1. Reactive oxygen and nitrogen species generation features under conditions of acute hepatotoxicity

    Directory of Open Access Journals (Sweden)

    I. О. Shmarakov

    2014-02-01

    Full Text Available Development of the most of pathological conditions occurs by free radical mechanism which is characterized by increased free radical production at the cellular level, especially reactive oxygen and nitrogen species (ROS/RNS. The main producers of reactive oxygen species are, first of all, membrane bound NADH-dependent mitochondrial and NADPH-dependent endoplasmic reticulum electron transport systems, cytosolic oxidoreductase enzymes and multienzyme complexes. The aim of the study was to determine the features of generation of superoxide anion radical (O2· as the primary reactive oxygen species, and nitric oxide (NO· under conditions of thioacetamide-induced hepatotoxicity. The features of NAD(PH-dependent gen-eration of superoxide anion radical (O2· as the primary reactive oxygen species, and nitric oxide (NO· in subcellular (mitochondrial, microsomal and post-microsomal fractions of C57BL/6J mouse liver cells isolated by the method of differential centrifugation were determined under conditions of thioacetamide-induced hepatotoxicity and supplementation with pharma-cological doses of vitamin A. It was found that the development of acute hepatotoxicity induced by single intraperitoneal ad-ministration of 500 mg/kg of thioacetamide was accompanied by increased intensity of superoxide anion radical and nitric oxide production in microsomal and cytosolic fractions of liver cells, but not in mitochondrial fraction. Consumption of the pharmacological doses of vitamin A (3000 IU has no hepatoprotective effect, however, it enhances the production of reactive oxygen and nitrogen species in the liver during acute hepatotoxicity.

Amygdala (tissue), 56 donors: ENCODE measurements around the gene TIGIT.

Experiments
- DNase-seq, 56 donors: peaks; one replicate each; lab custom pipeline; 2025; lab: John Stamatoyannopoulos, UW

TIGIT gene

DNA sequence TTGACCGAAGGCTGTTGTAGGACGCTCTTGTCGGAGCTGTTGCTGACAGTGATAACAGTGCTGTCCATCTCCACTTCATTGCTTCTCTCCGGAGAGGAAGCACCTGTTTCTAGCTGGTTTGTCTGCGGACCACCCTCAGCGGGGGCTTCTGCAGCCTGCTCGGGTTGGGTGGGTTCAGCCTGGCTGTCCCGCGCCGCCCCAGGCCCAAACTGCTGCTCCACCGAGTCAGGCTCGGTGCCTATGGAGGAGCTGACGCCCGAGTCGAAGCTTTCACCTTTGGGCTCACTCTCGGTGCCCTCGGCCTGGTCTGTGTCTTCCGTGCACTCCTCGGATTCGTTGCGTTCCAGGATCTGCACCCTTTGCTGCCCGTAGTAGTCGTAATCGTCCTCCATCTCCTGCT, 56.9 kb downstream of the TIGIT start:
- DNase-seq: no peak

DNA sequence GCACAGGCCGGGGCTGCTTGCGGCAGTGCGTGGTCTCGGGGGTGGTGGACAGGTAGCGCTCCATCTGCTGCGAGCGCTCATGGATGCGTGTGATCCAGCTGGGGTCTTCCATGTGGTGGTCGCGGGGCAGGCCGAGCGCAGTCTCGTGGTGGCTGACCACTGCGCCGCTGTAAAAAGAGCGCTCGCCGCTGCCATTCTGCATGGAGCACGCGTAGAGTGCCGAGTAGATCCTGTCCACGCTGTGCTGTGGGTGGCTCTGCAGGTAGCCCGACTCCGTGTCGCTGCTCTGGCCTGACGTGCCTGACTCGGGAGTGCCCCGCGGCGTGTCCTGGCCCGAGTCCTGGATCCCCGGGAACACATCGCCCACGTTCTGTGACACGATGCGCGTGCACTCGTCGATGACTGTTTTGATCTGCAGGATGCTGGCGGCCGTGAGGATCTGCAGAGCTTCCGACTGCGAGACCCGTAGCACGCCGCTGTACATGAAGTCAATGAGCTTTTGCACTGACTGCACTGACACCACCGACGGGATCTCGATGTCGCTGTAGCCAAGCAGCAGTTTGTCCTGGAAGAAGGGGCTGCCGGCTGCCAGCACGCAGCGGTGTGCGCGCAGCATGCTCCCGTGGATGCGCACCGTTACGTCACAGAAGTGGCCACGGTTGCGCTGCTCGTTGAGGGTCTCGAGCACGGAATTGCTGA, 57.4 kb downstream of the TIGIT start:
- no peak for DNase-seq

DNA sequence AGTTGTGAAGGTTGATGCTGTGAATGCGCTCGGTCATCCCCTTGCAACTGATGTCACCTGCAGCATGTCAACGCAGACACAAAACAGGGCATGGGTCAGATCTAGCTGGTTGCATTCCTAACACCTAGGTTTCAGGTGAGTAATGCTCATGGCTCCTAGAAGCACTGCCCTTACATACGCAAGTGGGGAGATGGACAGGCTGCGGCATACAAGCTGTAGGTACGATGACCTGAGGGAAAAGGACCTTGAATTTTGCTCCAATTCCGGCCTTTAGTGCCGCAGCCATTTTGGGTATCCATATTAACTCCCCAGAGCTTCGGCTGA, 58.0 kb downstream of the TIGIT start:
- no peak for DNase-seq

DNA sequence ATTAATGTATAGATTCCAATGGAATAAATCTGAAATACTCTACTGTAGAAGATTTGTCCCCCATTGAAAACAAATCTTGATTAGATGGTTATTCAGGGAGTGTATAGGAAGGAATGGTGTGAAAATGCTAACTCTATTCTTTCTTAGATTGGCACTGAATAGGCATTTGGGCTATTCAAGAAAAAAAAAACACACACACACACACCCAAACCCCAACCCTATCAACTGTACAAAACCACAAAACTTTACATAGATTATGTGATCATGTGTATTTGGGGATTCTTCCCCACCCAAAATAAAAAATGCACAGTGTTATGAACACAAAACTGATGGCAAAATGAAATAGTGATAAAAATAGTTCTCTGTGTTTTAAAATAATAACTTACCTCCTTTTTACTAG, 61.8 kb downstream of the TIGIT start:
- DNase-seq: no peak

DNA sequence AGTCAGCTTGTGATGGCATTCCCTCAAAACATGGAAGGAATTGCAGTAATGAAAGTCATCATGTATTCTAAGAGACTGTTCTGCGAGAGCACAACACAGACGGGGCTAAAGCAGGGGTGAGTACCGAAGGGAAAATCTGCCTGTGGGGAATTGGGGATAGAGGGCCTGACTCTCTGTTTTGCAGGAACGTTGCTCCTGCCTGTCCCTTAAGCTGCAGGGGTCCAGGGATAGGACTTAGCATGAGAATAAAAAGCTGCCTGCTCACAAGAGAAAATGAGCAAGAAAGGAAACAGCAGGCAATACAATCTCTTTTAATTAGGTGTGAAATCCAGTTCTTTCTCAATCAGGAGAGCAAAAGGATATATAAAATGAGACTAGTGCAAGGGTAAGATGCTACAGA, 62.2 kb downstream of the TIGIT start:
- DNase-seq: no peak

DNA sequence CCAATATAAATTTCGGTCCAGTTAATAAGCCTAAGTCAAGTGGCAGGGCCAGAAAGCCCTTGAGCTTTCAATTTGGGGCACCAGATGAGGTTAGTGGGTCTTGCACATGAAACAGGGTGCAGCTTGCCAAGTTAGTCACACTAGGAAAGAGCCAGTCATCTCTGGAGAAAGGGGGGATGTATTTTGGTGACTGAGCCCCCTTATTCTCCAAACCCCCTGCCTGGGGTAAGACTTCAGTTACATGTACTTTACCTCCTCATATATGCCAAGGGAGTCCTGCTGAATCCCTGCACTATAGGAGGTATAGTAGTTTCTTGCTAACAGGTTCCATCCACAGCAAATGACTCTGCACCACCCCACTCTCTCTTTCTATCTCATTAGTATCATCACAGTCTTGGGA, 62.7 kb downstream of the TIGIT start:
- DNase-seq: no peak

2. Air-snow interaction of nitrogen species in the polar regions

    Science.gov (United States)

    Cutting Thakur, Roseline; Thamban, Meloth

    2017-04-01

    The previous studies in the polar regions have frequently compared ion concentration of nitrogen species in snow and aerosol, neglecting to discuss the fact that snow could also scavenge chemical compounds in the gas phase. Further, Peroxyacetyl nitrate (PAN(g)) which is a reactive nitrogen oxide and constitutes ˜90% of the total NOy in the higher altitudes has very scarce measurements in Antarctica and higher altitude areas. The present study reports the interaction of gaseous PAN(g) and HNO3(g)species with NO3- in aerosols and surface snow, in different meteorological conditions at both Antarctic and Arctic regions. Trace gases were sampled through the denuder tubes followed by a Teflon filter to collect the aerosol species and analyzed through the Ion Chromatography technique. Simultaneous snow measurements were also carried out near the air sampling site, close to the Polar Indian research stations. Samples were collected over a period of 15 days in January-February, 2014 in Larsemann Hills, East Antarctica, and 9 days during April, 2012 in Ny- Ålesund, Arctic. Obervations suggest that during high temperature, high radiation and high humidity conditions HNO3(g) concentration decrease with a simultaneous increase in aerosol NO3- [NO3- (A)] in both the regions. It implies that HNO3(g) converts to NO3-(A) probably through the reaction with sea-salt aerosols leading to the formation NO3- in aerosols. Further, the NO3- aerosol-snow interaction is also strong in these conditions. Such associations suggested that, dry deposition of nitrate aerosol could be a source of snow nitrate [NO3- (S)]. Further, a decrease of PAN(g)concentration with a simultaneous increase in NO3-(A) suggested that PAN(g) undergoes photolytic conversion to form NO2(g) and HNO3(g), which may further hydrolyze to form NO3-(A) due to high humidity conditions. However, this mechanism was not dominant during low temperature and low radiation conditions in both the regions, rather a direct gaseous